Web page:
When looking for a host agency you will notice that they all may differ a bit. Some have no upfront fees, others require upfront fees, some are host agencies and other are franchise organizations. For the uninitiated it can be quite confusing. To make matters even more confusing, an agent can also elect to operate independent of a host or franchisor and simply join one of the consortia in the industry. Following are some descriptions that may help you understand the various kinds of organizations you may run into while searching for your host.
Host agencies are travel agencies that “host” other travel agents, which are usually separate businesses from the host agency. Host agencies may provide airline ticketing services, cruise and tour operator overrides, quality control services, marketing assistance, a consumer website and tons of operational support. See the article entitled “Exactly, What is a Host Agency” for a complete explanation of how they operate.
Host agencies are usually great decision for agents brand new to the travel industry, but also make sense for seasoned agents looking for higher commissions and support.
Many people consider a franchise a “Business in a Box”. In other words, much of the organizational process is turn-key and the branding is generally recognized nationally. When you buy a franchise, you are buying a recognize brand and a sophisticated operation where hundreds of other franchisees have led the way.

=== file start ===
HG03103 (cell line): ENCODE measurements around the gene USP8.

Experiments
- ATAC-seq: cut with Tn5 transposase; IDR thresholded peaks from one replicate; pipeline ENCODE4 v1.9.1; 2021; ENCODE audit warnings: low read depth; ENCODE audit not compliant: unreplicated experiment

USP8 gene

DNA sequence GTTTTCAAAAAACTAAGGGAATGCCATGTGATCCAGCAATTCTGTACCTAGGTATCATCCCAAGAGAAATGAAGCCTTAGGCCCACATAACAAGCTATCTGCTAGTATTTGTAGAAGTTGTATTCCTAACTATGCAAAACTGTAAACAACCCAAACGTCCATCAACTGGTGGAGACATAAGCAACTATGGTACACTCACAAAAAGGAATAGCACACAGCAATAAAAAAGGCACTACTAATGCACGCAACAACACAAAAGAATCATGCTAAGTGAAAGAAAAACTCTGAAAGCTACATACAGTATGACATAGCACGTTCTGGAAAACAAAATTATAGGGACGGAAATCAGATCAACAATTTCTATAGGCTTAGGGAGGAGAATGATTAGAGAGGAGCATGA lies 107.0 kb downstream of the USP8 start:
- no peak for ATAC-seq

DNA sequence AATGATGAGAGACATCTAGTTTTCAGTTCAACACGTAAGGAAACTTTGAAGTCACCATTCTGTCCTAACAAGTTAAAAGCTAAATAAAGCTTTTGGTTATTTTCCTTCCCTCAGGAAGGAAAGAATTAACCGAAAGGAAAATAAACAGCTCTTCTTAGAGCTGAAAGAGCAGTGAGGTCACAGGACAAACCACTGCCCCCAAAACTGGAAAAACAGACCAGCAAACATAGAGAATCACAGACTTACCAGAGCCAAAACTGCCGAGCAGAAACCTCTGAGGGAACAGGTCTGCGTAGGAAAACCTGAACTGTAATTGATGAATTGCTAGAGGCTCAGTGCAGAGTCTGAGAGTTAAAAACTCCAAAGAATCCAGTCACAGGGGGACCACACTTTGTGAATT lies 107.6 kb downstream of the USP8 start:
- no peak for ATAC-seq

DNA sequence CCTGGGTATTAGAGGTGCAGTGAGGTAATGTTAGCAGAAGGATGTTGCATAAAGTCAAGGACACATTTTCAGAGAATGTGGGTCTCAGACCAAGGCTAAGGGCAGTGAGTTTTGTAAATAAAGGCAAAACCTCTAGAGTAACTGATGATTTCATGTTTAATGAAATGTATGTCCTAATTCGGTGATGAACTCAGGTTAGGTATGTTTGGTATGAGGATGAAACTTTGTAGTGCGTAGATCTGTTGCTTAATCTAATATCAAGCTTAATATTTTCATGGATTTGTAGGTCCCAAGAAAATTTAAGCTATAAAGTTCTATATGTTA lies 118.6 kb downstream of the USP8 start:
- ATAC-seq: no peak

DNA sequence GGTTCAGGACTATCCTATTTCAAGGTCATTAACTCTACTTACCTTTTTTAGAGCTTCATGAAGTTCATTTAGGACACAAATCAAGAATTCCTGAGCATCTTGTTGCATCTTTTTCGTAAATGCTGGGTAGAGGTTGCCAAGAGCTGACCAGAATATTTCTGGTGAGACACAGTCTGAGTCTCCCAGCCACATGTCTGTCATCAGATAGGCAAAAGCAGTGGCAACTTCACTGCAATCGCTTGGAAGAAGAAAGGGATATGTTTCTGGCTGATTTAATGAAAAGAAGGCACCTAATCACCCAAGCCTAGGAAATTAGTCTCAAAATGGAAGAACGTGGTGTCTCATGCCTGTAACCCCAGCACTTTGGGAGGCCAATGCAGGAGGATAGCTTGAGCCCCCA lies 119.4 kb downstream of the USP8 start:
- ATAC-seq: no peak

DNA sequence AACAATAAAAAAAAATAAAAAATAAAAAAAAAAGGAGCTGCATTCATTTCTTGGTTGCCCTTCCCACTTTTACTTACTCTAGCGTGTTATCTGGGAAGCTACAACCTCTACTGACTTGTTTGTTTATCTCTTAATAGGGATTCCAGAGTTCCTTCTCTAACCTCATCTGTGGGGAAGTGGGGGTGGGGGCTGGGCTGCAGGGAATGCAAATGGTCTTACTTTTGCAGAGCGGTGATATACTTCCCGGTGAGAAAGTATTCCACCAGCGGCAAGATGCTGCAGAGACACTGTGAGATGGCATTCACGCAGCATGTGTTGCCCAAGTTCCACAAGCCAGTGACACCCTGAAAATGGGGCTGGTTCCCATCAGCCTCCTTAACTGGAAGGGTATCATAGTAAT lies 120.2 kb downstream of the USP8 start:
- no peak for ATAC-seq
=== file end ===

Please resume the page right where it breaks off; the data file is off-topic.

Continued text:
Most franchisors charge a fair amount of money but also provide many benefits for the investment. Companies like Cruise Planners, Expedia Cruise Ship Centers and Cruise One are nationally recognized brands that offer turn-key business opportunities. Franchisors can also be a great opportunity for those new to the industry looking for a turn-key opportunity where all the work is already done for them and all they have to do is start marketing to generate an income.
While many host agencies aggregate revenues for override commissions, consortium acts on behalf of its agency members. The main difference is that agents working through a host agency are rarely recognized by the supplier because the revenue appears as that of the host agency. Agents working through a consortium have a direct relationship with the supplier who sees their productivity as a separate entity from the consortium.
Of course you need to be truly independent of a host agency to join a consortium and this will require you to get one of the “numbers” that identify you as an active agent. Rather than detail it here, HERE is an article that defines the various numbers that are out there and makes suggestions on which one to get. Going independent is usually reserved for seasoned agents with a book of business they can leverage with the overrides available through some consortia.
As you can see there are a good number of decisions to make as you narrow your choice of using a host, franchisor or consortium. But, now at least you can see the differences.